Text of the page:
As Councillor Gord Perks pointed out in the wake of this, the city actually has a process in place to be followed for sponsorship deals. “Section 6.2,” the councillor tweeted. “To fit with Code of Conduct ONLY authorized City staff can solicit or negotiate a sponsorship agreement. Council members can’t.” Council members can’t. If Mayor Tory spearheaded these deals to keep the rinks open, did he contravene Code of Conduct rules in doing so? “Section 6.3 ,” the councillor continued. “Unsolicited offers are to be referred to the relevant City Staff.” More: “Section 6.9 All sponsorship agreements must be documented. If over $50K, legal services should be included in reviewing the agreement.” Still more: “6.11 In most circumstances, Council must approve the agreement.”lessons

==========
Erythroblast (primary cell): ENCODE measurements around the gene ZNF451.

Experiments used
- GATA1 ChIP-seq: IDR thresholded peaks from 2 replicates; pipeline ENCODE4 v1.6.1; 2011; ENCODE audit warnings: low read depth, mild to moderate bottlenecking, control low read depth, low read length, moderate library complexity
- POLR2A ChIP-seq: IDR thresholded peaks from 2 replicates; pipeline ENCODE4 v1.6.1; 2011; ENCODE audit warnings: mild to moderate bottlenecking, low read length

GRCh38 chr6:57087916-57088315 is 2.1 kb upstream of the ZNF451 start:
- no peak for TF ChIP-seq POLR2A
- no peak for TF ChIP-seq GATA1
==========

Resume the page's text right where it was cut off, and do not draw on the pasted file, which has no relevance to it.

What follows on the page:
Did the mayor’s office follow any of these rules in securing the sponsorship deals to keep the skating rinks open?

“Everyone gets a case of the hiccups”, Mayor Tory said in response to Green4Life’s about face. What are you going to do? A rookie mistake.

Maybe. Maybe. It’s just hard to fathom no one around the mayor red flagged this thing. Someone sensing there might be, at best, some bad optics with it and, at worst, actual breaking of the Code of Conduct rules. Deputy Mayor Denzil Minnan-Wong, perhaps, who’s been around the block a time or two, more than 20 years of elected municipal service under his belt. His response? Great idea, boss! Let’s go skating!